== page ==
As more and more people return to the office, the residential real estate boom may turn to commercial next. How will this be taken into account?
Most real estate companies tend to have a mixed basket and the movement of the entire real estate basket has been very coordinated. It is a two-part business composition. Whether it’s more residential, more commercial, or a combination of it, the market hasn’t made a distinction.
As people return to the office, the number of occupations will increase and new business start-ups in India are also quite strong. I assume that the absorption of office space, taking into account overall interest rates and economic and rental returns, will also be very strong. There should be an overall pull, but I don’t think stocks are lagging behind because people thought commercial real estate would come back later.
But a stock like DLF hasn’t even hit its IPO price. Even if you look at how stocks have gone up, you can get a good return. But as of 2011, when the bear cycle started, is there still a lot of catching up to be done?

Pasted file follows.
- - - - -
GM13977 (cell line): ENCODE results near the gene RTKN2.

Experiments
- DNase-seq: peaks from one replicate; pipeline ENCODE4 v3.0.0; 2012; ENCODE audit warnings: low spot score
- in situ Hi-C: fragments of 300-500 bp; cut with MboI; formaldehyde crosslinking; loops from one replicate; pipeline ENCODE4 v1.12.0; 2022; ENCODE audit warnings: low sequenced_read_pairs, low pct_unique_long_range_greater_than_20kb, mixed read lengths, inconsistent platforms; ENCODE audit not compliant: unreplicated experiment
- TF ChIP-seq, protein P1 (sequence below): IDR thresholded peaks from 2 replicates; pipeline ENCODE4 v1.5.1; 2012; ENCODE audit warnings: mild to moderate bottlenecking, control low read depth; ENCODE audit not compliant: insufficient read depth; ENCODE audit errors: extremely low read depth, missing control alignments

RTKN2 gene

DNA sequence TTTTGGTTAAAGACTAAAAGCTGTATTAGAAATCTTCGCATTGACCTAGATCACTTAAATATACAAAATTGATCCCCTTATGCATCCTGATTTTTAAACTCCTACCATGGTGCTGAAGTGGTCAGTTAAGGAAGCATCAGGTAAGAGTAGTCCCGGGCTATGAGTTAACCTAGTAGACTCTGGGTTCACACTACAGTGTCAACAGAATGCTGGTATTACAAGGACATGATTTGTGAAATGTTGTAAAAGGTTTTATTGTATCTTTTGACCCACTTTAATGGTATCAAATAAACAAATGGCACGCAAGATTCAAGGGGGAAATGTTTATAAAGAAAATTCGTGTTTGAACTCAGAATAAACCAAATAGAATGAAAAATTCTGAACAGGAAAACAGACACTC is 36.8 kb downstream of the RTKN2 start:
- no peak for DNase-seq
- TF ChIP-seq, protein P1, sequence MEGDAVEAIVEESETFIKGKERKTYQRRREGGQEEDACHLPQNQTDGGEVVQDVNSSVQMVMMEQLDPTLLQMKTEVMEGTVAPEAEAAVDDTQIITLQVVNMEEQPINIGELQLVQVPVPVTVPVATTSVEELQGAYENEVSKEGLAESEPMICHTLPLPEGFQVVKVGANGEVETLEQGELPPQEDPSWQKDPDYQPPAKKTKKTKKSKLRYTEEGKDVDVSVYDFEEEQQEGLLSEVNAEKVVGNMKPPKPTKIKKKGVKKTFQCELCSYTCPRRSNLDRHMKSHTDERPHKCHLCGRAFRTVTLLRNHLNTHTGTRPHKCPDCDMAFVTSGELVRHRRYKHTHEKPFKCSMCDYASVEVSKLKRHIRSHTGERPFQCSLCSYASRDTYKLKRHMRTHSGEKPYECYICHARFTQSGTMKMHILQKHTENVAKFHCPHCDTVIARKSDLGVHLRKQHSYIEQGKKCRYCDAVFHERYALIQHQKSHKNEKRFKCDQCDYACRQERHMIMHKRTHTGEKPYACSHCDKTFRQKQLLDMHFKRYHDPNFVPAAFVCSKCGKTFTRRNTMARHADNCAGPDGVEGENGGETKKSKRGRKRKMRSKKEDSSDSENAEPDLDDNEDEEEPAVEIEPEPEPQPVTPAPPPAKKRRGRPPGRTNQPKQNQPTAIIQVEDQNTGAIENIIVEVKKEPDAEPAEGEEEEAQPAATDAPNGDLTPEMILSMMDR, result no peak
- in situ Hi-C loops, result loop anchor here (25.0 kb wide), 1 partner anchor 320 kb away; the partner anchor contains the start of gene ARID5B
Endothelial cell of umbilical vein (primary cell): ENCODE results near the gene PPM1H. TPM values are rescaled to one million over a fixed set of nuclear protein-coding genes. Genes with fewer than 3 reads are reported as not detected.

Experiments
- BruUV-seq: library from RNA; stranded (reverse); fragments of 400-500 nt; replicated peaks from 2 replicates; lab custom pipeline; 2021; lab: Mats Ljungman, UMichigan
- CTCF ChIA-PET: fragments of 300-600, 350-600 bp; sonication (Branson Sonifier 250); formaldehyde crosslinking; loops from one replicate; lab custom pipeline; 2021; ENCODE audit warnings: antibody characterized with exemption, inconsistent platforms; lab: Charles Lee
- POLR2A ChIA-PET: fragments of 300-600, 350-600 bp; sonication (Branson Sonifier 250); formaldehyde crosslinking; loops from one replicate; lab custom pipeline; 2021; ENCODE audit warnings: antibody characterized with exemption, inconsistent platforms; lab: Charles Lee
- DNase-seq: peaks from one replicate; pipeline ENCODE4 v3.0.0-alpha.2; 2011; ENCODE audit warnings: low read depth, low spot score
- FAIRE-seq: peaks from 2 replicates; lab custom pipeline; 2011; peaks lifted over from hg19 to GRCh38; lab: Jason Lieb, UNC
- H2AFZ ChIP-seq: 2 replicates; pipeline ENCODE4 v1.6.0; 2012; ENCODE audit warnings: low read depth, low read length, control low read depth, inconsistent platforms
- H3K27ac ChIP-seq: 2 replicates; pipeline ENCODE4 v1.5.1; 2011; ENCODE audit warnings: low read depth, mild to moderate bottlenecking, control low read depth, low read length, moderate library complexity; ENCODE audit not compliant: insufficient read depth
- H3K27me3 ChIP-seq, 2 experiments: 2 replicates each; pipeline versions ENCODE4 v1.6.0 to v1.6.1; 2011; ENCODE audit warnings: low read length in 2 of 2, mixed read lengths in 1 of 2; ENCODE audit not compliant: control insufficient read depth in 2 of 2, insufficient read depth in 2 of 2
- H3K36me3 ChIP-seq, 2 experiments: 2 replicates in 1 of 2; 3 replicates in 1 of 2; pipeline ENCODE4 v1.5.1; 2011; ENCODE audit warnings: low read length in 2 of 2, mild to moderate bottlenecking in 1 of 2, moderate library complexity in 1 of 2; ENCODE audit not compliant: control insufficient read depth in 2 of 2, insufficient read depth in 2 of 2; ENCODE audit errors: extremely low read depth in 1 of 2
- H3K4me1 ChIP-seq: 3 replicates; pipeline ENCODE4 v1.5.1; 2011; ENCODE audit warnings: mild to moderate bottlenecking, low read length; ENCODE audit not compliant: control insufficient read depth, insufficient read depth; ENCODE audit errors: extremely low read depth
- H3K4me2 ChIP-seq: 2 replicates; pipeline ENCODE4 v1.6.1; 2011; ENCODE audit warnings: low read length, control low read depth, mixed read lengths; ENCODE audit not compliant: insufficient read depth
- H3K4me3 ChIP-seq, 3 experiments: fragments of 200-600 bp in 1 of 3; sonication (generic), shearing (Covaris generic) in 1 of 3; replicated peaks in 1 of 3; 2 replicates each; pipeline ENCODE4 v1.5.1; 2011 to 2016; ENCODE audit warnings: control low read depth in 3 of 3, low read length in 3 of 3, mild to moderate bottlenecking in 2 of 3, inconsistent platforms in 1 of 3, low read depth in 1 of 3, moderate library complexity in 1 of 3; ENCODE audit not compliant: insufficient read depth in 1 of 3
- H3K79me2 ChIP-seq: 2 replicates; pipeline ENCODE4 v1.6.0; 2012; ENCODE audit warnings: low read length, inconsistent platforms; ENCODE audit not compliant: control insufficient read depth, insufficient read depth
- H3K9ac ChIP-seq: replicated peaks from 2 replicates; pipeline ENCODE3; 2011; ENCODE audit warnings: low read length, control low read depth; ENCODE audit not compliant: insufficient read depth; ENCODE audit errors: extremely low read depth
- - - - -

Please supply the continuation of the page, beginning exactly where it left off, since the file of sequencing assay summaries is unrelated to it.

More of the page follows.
Virtually no real estate company was listed before this date. So people don’t really know how to value these companies. I think valuations are totally out of whack. It happened with technology, it happened with some industrial companies in 2007, and it is happening to some new technology companies now.
Later, as people get a better idea of ââhow the cash flow will be generated, the yield, etc., the valuations return to a normal level. I don’t think benchmarking a product as it traded 10-20 years ago could be the right method.
Directionally, DLF will still do well, but real estate stocks are a very high beta segment. We have seen a huge outperformance and a revival of one or two years. There will be better opportunities to enter these stocks and these will need to be captured. For someone who doesn’t want to look at short term fluctuations and has a five to seven year view, real estate as a sector will be doing very well.